Reg Review First Diamond Multimedia, then Sonic Blue, now Digital Networks. The Rio range of portable digital music players may have had many parent companies since it was launched back in the late 1990s, but the MP3 pioneer is still going strong. This past summer saw the family updated with set of new solid-state and hard drive-based players.
Leading the solid-state line-up is the Rio Chiba, available in two versions, one with 256MB of storage and an all-black 'urban' casing colour scheme, the other with 128MB and a white-on-black 'sport' theme. We took a look at the first of the two.
The Chiba may boast an unusual, asymmetric design but it fits snugly in the palm of your hand, with the 'Riostick' joystick control in easy reach of your thumb - as is the player's Menu button.
The nice, backlit LCD is large enough to display track name, artist and album title, along with a play progress bar. Clicking the joystick cycles through track time; time elapsed; equaliser setting; file type, encoding rate and size data; and the date and time. A sixth line shows the volume level, playback mode, player mode (radio or digital music) and battery level.
The power button, control lock catch and volume rocker switch are located on top of the player. Underneath sit the headphone jack and the mini-USB 1.1 connector used to interface with the host computer. Half the back of the device comes away to reveal the AAA battery bay and the SD card slot. Behind the battery cover, your memory cards are protected from pocket fluff. Unfortunately, it also means you have to remove the battery before you can insert or remove a card.
Command and control
Chiba's joystick-controlled interface is a new twist on player controls and a big improvement on the now ten-a-penny jog-dials. Able to move in four directions, and with click and click-and-hold actions, the stick provides almost all the navigation controls you need in one. All your track actions are in one place: nudge up for play/pause, down for stop. Push right or left to skip tracks - keep the stick pressed and you fast-forward/rewind (albeit silently). Once you've pressed the menu button, you navigate the player UI using the same control.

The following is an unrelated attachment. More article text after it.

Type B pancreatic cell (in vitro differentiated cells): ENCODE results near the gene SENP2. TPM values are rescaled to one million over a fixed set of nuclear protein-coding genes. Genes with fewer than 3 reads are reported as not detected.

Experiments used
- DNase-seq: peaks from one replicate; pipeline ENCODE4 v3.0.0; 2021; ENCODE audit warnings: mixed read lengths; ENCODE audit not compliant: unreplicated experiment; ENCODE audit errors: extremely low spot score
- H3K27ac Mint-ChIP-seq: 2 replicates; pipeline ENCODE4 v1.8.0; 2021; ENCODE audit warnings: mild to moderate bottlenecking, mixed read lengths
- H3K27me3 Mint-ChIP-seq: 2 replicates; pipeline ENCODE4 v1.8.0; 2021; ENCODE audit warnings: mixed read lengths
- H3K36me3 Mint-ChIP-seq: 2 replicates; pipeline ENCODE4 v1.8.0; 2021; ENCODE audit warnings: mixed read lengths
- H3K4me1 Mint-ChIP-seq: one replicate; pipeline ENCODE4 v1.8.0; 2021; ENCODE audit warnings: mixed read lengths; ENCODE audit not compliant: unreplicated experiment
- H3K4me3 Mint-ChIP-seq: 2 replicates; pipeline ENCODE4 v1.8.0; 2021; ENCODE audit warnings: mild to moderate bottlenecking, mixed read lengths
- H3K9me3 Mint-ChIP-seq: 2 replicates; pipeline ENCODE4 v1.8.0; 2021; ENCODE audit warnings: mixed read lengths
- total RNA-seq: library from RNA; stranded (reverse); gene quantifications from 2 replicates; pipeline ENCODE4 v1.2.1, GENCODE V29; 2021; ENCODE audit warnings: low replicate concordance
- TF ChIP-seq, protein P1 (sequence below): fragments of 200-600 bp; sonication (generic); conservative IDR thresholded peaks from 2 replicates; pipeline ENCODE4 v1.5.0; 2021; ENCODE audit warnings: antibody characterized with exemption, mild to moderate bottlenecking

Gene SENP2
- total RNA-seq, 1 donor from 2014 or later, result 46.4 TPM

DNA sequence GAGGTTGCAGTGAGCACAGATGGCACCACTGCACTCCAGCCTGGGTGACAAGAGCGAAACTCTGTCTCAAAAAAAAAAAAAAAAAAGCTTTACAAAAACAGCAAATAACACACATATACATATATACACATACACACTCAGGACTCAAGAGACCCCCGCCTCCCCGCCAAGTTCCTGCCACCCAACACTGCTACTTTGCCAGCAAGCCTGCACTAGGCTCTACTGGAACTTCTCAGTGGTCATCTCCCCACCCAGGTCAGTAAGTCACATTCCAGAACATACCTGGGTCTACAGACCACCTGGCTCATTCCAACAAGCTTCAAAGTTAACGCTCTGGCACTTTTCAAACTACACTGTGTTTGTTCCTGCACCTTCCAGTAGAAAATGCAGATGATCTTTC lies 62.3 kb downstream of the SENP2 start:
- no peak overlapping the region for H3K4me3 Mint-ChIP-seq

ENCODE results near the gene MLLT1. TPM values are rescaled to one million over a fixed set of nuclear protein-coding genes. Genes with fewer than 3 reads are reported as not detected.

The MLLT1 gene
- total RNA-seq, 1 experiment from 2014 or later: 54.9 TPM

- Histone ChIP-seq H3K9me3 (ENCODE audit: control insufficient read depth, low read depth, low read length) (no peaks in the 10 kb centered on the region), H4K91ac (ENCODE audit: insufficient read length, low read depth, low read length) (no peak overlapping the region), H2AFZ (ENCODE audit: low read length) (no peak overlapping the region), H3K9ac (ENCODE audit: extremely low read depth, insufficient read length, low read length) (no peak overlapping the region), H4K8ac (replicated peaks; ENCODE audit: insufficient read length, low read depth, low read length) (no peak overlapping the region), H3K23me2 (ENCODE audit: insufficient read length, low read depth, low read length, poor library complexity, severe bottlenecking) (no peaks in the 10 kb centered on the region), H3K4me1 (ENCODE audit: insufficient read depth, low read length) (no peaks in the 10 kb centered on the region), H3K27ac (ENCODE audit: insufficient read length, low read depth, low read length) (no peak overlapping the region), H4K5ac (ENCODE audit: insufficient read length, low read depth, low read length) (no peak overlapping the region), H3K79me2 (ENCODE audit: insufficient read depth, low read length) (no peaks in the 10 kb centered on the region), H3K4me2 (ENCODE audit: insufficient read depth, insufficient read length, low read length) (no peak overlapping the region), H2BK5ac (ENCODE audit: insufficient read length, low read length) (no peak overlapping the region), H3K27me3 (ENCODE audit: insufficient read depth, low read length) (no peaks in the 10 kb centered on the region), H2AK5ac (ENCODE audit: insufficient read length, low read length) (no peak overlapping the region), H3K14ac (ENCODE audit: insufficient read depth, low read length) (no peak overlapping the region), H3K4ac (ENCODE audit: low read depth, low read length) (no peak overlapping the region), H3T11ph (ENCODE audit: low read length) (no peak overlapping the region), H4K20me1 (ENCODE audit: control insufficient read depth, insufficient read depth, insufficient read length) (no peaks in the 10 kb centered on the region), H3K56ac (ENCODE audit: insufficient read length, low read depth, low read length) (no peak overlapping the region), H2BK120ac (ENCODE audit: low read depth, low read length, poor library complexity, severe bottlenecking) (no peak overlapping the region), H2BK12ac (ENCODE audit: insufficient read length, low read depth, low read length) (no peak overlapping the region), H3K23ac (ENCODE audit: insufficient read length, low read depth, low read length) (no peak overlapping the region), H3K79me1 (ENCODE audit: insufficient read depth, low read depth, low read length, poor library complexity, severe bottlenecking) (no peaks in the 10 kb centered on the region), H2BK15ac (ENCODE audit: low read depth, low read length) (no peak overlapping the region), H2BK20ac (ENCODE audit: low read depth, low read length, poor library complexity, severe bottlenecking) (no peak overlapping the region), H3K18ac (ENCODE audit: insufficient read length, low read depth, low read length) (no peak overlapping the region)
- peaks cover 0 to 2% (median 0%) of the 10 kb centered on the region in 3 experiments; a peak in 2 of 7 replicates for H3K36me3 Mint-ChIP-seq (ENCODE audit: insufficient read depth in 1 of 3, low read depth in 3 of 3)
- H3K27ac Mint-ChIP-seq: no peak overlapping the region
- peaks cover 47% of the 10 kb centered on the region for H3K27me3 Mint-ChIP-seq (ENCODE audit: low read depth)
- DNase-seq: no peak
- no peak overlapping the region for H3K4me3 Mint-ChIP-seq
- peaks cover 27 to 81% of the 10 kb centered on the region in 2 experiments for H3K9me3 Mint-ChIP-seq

The UI is like a hierarchical pop-up menu: a list of options to scroll through, nudging the stick right to select, left to return to the previous menu, pressing down to select the option.
It's remarkably quick and allows you to control the device pretty much with just your thumb, and maybe your index finger too, to set the volume. Players with jog-dials usually require a host of other buttons and aren't as intuitive: jog-dials necessitate one-dimensional UIs that are often tricky to navigate quickly. A fast UI is essential in a portable device you don't want to be flashing around in public any more than you have to.